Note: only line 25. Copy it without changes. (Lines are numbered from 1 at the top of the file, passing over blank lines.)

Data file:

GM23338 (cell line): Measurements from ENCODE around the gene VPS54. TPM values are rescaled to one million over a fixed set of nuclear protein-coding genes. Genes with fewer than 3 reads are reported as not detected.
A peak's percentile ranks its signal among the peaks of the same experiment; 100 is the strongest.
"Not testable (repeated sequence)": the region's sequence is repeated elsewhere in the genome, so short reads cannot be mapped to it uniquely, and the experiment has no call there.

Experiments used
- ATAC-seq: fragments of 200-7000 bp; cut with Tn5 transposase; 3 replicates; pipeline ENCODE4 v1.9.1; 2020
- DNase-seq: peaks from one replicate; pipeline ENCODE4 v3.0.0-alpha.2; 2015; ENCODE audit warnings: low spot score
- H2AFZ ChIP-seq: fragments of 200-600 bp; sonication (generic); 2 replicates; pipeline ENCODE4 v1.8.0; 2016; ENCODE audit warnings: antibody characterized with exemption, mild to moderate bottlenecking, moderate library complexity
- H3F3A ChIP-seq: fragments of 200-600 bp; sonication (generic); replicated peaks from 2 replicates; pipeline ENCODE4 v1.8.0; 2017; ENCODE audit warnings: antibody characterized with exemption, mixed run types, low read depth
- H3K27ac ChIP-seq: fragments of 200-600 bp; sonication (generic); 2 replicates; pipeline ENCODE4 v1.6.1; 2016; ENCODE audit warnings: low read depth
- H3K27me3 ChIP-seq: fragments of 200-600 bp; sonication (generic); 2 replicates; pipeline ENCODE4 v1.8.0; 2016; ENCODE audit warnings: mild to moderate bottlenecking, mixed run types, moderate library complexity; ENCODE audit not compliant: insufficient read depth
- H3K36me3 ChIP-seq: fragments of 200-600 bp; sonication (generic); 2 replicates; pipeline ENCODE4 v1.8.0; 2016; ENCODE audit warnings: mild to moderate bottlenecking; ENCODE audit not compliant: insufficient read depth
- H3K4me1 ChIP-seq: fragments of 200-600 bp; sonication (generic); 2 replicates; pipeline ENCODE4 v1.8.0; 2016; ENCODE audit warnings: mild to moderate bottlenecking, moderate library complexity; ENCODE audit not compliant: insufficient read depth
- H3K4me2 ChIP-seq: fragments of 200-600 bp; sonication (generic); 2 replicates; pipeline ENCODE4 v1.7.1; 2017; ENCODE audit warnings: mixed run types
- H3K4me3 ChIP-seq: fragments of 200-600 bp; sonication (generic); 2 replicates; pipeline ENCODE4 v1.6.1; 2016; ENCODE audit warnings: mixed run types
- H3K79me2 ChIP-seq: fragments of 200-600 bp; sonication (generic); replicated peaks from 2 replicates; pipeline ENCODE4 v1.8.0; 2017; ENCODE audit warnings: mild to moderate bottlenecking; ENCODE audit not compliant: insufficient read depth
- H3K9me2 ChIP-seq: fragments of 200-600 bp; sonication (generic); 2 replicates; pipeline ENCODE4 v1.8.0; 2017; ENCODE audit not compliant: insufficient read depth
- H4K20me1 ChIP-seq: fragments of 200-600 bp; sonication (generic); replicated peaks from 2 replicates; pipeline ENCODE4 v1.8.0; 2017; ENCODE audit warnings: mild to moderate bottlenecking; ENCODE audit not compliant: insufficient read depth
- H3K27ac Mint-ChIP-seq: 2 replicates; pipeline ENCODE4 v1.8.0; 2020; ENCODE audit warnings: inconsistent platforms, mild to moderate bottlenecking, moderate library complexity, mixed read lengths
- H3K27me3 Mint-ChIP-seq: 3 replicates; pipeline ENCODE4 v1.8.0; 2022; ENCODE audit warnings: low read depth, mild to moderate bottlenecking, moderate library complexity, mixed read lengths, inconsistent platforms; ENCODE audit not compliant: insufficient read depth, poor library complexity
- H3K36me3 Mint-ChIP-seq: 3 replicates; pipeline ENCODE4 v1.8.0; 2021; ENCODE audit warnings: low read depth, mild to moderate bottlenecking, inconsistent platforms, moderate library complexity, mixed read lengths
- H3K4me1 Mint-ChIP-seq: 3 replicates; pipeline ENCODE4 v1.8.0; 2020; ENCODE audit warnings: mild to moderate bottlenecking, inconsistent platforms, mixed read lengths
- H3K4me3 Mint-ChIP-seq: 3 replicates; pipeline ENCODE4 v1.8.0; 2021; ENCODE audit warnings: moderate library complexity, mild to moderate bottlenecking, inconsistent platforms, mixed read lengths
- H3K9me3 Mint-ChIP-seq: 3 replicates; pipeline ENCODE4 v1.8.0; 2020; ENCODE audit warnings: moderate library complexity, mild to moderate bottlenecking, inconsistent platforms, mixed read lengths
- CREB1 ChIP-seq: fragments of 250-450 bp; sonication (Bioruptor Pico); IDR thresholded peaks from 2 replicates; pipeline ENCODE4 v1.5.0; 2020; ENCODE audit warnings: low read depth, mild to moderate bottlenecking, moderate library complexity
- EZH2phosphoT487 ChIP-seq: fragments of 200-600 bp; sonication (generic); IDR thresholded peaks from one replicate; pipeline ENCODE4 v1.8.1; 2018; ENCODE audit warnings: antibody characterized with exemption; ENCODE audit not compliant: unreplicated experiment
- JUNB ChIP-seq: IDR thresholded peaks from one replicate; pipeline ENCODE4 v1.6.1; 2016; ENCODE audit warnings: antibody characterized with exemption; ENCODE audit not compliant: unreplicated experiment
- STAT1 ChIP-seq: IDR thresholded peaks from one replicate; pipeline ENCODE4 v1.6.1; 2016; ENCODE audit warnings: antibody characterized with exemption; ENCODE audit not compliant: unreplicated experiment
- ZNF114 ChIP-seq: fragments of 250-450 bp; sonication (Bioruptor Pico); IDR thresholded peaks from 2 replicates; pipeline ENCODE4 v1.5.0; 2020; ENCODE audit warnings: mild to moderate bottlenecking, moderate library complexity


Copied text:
- EZH2phosphoT487 ChIP-seq: fragments of 200-600 bp; sonication (generic); IDR thresholded peaks from one replicate; pipeline ENCODE4 v1.8.1; 2018; ENCODE audit warnings: antibody characterized with exemption; ENCODE audit not compliant: unreplicated experiment